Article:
Robinson Estate v. Robinson, 2010 ONSC 3484, tested the limits of the court’s power to rectify a Will. The testator, Blanca, owned property in Spain, England and Canada. Blanca executed a Will in Spain dealing with her European property. A Canadian Will dealt with her Canadian property, which Blanca subsequently revised. The solicitor who revised the Will routinely added a clause revoking all prior Wills. Blanca approved and signed the revised Will. The solicitor was not told about the Spanish Will until after Blanca died. An application rectifying the revised Canadian Will by deleting the revocation clause was brought.
The applicants claimed that the revocation clause was a mistake and should be deleted. There was affidavit evidence that Blanca did not mean to revoke her Spanish Will. The respondent, Blanca’s stepdaughter, took the position that the Canadian Will had already been probated and could no longer be rectified. Moreover, the language of the revocation clause was clear, unequivocal and approved by Blanca.
Based on the evidence tendered, the court acknowledged that Blanca never intended to revoke her Spanish Will and did not realize that the revocation clause did just that. However, the court declined to act. The court held that the equitable power of rectification was aimed mainly at preventing the defeat of testamentary intentions due to errors or omissions by the drafter of the Will. This case was not about a typographical error by the solicitor, the solicitor misunderstanding Blanca’s instructions, or the failure to implement Blanca’s instructions. The revised Canadian Will was drafted in accordance with Blanca’s instructions. The court therefore refused to correct Blanca’s mistaken belief about the legal effect of the words she had reviewed and approved. The revocation clause could not be deleted and the application was dismissed.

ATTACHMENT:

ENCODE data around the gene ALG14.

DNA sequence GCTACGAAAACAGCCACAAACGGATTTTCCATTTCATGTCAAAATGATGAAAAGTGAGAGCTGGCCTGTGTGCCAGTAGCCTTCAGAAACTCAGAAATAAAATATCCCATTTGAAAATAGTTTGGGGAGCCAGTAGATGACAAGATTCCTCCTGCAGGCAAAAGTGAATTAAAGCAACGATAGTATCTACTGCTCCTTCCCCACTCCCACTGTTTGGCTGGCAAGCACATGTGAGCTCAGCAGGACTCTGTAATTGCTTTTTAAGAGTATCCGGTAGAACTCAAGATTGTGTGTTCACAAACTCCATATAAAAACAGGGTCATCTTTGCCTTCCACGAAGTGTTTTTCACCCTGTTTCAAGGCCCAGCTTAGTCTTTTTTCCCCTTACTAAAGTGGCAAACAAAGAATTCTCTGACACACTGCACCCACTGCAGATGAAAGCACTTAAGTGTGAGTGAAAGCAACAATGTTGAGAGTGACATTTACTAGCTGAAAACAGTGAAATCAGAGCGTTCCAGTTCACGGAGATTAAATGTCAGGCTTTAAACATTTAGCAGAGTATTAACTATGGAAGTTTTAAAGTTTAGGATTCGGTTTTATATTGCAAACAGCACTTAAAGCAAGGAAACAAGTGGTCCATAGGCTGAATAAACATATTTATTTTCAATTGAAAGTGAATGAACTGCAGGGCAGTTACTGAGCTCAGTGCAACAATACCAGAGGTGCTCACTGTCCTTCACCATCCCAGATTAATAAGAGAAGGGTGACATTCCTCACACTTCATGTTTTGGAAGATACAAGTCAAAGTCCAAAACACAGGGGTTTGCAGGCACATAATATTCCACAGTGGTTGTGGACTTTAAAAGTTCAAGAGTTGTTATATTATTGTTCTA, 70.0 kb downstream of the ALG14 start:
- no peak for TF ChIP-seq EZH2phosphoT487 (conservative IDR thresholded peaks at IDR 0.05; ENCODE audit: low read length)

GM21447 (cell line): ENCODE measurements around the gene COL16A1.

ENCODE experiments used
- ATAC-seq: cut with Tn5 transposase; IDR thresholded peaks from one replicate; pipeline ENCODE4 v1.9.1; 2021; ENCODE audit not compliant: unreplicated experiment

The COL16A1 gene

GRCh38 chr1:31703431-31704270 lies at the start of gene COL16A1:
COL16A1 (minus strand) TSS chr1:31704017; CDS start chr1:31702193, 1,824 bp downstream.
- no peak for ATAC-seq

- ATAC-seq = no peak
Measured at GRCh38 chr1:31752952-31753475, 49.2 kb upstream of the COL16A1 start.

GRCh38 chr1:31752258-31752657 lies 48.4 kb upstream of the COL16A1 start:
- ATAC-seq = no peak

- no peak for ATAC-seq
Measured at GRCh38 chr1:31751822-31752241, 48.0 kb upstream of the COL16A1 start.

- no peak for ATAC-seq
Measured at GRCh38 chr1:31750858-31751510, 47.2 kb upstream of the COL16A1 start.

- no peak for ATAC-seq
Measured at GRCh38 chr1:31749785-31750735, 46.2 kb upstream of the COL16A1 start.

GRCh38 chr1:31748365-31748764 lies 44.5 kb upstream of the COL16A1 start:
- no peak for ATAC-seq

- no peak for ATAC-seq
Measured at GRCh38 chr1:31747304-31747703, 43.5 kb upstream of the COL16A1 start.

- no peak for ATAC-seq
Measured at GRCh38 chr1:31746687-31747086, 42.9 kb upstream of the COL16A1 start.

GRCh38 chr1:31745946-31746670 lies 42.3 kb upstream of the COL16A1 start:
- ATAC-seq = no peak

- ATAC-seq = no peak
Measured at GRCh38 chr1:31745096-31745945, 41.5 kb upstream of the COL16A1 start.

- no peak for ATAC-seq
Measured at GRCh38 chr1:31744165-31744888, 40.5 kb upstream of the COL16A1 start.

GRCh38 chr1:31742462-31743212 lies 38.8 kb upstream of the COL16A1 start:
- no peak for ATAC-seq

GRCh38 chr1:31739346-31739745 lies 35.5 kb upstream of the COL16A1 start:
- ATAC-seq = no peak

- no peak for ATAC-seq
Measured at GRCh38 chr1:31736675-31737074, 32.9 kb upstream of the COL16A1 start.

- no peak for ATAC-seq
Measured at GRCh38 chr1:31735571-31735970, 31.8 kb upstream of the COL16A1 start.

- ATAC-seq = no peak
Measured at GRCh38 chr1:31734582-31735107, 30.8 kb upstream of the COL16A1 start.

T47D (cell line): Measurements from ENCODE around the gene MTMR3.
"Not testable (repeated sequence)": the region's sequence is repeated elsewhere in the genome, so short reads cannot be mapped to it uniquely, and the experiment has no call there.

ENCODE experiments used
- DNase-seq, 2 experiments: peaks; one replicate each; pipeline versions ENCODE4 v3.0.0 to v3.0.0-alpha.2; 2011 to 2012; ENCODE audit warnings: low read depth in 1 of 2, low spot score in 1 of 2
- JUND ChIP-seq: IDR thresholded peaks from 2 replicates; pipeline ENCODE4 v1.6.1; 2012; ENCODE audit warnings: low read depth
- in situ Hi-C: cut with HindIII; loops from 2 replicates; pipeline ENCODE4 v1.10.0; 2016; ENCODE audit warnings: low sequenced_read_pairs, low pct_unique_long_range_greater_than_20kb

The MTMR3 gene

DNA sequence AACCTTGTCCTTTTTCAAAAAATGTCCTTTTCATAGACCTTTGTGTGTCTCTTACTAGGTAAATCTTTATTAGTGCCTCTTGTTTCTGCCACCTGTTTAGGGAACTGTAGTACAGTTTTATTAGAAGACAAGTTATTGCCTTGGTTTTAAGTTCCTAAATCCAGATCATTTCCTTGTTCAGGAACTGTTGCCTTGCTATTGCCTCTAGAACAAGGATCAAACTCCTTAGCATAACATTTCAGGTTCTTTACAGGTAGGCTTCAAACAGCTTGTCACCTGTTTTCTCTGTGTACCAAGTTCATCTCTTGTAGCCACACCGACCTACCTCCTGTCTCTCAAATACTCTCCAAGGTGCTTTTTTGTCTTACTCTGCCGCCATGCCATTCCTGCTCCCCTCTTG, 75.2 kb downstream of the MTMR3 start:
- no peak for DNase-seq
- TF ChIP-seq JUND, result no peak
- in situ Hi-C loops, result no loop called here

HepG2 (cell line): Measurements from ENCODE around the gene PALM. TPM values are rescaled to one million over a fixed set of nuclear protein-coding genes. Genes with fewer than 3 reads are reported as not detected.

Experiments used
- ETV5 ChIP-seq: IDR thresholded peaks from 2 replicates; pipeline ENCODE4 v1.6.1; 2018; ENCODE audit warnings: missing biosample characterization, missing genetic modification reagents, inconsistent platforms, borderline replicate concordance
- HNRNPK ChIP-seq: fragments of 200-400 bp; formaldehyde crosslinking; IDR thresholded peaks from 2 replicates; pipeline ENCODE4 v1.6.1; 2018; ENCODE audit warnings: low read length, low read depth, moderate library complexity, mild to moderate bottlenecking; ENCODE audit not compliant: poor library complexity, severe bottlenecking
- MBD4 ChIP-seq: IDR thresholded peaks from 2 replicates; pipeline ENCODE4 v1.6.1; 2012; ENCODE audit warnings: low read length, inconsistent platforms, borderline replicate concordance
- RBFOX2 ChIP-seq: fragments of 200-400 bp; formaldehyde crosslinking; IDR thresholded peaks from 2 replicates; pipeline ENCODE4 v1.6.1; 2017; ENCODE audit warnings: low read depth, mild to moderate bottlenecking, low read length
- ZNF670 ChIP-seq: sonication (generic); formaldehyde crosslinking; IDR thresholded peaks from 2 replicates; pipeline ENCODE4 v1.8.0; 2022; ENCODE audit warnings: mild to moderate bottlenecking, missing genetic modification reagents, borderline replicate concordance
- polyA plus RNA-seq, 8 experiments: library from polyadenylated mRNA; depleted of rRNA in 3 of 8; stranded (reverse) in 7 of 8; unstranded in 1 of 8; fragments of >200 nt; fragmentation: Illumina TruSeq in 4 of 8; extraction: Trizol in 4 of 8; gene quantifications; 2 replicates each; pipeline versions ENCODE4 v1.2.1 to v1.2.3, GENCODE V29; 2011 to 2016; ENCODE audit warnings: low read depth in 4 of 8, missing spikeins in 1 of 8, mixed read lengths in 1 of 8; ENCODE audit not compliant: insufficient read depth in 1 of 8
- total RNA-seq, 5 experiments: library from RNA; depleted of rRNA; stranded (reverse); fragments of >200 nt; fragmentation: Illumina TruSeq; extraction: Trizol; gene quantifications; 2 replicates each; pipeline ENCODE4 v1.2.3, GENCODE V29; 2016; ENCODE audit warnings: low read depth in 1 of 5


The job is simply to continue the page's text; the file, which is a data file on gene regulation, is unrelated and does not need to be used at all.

Other interesting points: The court also held that a grant of probate did not preclude an application to set aside probate so that the true intentions of the testator could prevail. Finally, and importantly, the court seemed to accept that a rectification application was subject to reasonable discoverability (i.e. two years from the date the claim was discovered, see section 4 of the Limitations Act 2002). This was not the case under the old limitations regime. (Robinson Estate v. Robinson has been appealed to the Ontario Court of Appeal. The appeal is scheduled to be heard in February 2011.)
Justin de Vries